The Hundred-Handed Ones are titanic even to the Titans (whom in Greek myths they helped overthrow). As far as I know their first appearance in the world’s oldest role-playing game was (appropriately enough) in the 3.0 Epic Level Handbook. Pathfinder’s Bestiary 3 has a detailed origin for the hekatonkheires in Golarion’s multiverse, as well as adding their plane shifting/smashing abilities.
Whether you use that origin or one of your own, certain themes tend to emerge: These creatures are old—beginning-of-time, mythic-old. They have been prisoners, exiles, or otherwise wronged. They hate and they have the power to act on it, able to menace even the gods’ mightiest servants…and perhaps the gods themselves. And facing a hekatonkheires is likely the penultimate conflict in a high-level Pathfinder campaign. I say penultimate because if the hundred-handed ones are prisoners, someone had to let them out…
The god of war has been slain by his servants, twin hekatonkheires, using a now-shattered artifact. Now they seek to assume his mantle before the crime is revealed.
A balor lord is dead—eviscerated in his lair. Mother Treant has been hewn down to a stump. An axiomite city has vanished from terraces of Order and manifested in a formerly empty plain on the mortal world, following emergency protocols scribed deep in the city’s founding constitution. The cause of the upheaval: a raging hekatonkheires cutting a swath of destruction through the planes. He glimpsed a rune giant conjuror spy on him in his umbral prison, and now seeks to carve out the offender’s eyes, carving through planar layer after planar layer to get there.
Sojourners on walkabout in the Dreamlands tell tales of unearthly windmills whose spiraling arms gleam through the morning haze. These are hekatonkheires going through their morning exercises before shuddering back into silent, stony stillness.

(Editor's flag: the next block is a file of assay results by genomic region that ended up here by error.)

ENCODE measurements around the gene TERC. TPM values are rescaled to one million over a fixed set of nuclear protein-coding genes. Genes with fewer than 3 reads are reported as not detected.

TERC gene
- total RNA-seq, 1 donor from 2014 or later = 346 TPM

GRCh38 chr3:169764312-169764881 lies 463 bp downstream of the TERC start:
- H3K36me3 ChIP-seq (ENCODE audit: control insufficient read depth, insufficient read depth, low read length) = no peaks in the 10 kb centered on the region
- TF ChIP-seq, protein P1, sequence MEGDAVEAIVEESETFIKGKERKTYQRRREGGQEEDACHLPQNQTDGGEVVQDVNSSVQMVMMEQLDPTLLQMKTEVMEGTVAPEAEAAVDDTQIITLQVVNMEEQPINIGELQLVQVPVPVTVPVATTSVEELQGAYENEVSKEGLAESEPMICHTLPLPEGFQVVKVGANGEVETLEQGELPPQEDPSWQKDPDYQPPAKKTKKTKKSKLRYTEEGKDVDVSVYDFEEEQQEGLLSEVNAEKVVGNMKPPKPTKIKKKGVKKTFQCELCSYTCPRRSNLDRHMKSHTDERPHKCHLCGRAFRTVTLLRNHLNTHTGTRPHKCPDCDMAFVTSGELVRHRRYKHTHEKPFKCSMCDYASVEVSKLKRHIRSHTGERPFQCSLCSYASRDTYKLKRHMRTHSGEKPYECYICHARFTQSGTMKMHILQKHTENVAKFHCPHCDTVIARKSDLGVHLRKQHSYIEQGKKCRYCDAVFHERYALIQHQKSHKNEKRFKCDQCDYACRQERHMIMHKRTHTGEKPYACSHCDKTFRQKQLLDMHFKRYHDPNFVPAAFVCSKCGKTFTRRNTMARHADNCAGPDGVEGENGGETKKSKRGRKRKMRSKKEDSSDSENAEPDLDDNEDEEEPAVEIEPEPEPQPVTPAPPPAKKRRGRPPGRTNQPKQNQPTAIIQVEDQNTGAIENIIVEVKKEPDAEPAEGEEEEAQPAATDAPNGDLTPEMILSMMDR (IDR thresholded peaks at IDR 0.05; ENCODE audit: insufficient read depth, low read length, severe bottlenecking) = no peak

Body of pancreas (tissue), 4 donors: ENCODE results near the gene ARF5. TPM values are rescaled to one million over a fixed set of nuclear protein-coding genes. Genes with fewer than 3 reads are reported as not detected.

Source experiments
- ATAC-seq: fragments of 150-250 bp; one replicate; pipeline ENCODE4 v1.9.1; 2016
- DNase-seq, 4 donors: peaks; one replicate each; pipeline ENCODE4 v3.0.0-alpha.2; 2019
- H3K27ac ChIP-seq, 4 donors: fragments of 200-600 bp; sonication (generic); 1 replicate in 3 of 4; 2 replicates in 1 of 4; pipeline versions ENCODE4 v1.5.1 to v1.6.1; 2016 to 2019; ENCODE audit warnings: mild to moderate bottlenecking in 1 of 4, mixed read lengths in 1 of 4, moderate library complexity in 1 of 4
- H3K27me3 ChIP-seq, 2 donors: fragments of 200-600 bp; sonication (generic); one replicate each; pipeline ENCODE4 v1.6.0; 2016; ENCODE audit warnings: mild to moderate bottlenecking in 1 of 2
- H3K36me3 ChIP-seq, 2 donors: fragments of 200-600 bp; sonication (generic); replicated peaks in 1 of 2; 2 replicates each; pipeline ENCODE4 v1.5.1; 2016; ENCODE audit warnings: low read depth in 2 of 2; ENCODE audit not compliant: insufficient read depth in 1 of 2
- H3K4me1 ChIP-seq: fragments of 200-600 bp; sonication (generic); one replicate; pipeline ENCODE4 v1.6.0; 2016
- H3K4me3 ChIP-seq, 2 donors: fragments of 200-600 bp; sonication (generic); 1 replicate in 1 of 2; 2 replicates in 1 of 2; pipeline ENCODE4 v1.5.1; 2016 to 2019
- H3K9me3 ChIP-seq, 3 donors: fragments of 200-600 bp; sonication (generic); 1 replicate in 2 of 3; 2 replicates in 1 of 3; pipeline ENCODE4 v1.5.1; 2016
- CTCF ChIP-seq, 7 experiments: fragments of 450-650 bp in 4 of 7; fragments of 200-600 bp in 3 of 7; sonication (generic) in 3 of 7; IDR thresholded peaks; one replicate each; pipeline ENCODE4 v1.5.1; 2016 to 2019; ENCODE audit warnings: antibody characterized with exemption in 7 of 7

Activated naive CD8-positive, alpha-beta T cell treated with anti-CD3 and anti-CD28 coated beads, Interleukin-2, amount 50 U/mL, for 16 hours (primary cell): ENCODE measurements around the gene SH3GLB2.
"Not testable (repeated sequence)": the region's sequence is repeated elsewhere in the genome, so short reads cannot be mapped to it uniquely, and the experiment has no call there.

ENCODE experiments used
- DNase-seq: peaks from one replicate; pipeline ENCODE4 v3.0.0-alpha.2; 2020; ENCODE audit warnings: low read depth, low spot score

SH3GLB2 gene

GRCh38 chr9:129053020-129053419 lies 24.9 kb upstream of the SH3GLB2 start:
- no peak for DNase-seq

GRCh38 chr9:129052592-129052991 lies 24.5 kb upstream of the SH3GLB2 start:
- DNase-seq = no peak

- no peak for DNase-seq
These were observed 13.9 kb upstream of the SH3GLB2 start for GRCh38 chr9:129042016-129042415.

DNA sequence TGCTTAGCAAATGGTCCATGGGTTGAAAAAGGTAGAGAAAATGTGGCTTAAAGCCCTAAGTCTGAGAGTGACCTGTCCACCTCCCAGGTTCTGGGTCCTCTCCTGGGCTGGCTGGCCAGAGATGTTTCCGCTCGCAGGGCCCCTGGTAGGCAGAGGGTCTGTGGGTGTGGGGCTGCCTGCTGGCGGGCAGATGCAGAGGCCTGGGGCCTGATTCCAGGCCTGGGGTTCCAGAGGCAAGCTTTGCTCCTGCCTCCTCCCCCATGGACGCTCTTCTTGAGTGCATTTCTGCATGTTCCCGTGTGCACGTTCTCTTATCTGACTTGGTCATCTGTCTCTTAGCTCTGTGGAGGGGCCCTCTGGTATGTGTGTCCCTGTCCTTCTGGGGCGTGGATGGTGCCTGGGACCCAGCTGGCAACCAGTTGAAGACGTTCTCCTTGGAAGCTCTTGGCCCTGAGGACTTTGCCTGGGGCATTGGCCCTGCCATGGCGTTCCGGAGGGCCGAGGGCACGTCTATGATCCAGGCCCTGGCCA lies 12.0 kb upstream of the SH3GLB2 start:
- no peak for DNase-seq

—Pathfinder Bestiary 3 268–269
Even if you think hekatonkheires are too outlandish for your campaign world proper, they work perfectly deep in the multiverse, in alternate realities (remember The Maxx’s Outback?) and as divine servants/guards/heralds/tools of vengeance…albeit likely rebellious ones.
I got my first book on Greek mythology in fourth grade (and as far as I can tell that’s what started the ball rolling on this whole fantasy thing for me—with Norse mythology, Narnia, Middle-Earth, Stephen King’s The Eyes of the Dragon and the red Metzger Basic Set following soon after). And aside from some sketches in the background of one picture, it didn’t even try to illustrate the Hundred-Handed Ones.
Speaking of illustrations, are you seriously not following justjingles yet? Because…damn. Get clicking.
Hey, I forgot to pimp my show yesterday! This week The New Indie Canon was the epitome of college radio (by which I mean: tardy, scattered, and plagued by technical difficulties). But I played new Matt & Kim, Icona Pop, a Fleetwood Mac tribute from the New Pornographers, an homage to video game music, and gave love to the Singles soundtrack’s 20th anniversary. Download it.
(Music starts five and a half minutes into the file. If the feed skips, load in Firefox or Chrome, Save As an mp3, and enjoy in iTunes. Link good until Friday, 7/6, at midnight.)